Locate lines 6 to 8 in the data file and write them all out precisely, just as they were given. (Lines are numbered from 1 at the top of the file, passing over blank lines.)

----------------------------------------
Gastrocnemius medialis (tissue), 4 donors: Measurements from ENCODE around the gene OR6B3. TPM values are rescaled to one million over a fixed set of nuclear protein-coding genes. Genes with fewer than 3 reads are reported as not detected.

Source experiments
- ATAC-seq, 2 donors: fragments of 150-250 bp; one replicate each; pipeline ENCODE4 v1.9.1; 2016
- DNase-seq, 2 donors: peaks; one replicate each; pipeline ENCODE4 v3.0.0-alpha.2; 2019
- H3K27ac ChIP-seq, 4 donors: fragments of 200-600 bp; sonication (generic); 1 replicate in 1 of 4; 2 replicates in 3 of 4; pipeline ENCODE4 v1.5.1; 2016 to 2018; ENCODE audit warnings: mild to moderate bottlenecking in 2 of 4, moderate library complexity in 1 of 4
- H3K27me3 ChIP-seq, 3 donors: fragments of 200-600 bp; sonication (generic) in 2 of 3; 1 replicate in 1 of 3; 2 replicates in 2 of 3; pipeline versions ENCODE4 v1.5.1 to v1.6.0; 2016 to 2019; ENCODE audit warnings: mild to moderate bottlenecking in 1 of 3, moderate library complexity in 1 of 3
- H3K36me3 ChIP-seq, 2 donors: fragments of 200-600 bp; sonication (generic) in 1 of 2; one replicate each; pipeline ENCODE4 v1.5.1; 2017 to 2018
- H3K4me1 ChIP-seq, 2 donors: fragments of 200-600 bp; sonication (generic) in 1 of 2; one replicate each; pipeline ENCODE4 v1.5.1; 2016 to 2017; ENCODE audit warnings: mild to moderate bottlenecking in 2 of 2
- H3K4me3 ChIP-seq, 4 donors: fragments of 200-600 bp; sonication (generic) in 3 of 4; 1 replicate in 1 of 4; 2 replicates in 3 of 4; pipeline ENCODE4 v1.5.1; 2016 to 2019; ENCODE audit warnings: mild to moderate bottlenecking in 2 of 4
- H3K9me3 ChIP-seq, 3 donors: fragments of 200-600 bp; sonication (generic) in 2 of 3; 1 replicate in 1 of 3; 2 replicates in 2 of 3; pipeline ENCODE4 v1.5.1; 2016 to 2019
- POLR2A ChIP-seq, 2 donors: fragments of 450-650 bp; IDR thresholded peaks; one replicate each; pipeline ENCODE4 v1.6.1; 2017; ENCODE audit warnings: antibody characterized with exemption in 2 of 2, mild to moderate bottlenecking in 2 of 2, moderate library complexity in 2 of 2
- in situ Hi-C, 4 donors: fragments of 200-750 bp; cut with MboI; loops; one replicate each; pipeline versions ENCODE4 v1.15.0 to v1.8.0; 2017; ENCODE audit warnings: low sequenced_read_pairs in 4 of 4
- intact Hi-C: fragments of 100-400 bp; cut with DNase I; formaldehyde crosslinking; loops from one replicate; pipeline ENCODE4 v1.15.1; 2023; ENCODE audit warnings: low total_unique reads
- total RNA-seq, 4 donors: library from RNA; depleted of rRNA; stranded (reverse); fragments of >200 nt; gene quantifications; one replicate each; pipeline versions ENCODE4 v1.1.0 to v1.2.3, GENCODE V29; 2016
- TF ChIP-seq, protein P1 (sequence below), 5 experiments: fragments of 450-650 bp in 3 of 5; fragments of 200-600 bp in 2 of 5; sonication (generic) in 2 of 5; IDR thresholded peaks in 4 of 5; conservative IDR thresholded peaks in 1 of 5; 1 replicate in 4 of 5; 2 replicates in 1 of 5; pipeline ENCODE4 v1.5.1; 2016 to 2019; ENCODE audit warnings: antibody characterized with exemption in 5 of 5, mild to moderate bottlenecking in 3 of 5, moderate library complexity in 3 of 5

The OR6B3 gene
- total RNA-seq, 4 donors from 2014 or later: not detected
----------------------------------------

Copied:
- H3K27me3 ChIP-seq, 3 donors: fragments of 200-600 bp; sonication (generic) in 2 of 3; 1 replicate in 1 of 3; 2 replicates in 2 of 3; pipeline versions ENCODE4 v1.5.1 to v1.6.0; 2016 to 2019; ENCODE audit warnings: mild to moderate bottlenecking in 1 of 3, moderate library complexity in 1 of 3
- H3K36me3 ChIP-seq, 2 donors: fragments of 200-600 bp; sonication (generic) in 1 of 2; one replicate each; pipeline ENCODE4 v1.5.1; 2017 to 2018
- H3K4me1 ChIP-seq, 2 donors: fragments of 200-600 bp; sonication (generic) in 1 of 2; one replicate each; pipeline ENCODE4 v1.5.1; 2016 to 2017; ENCODE audit warnings: mild to moderate bottlenecking in 2 of 2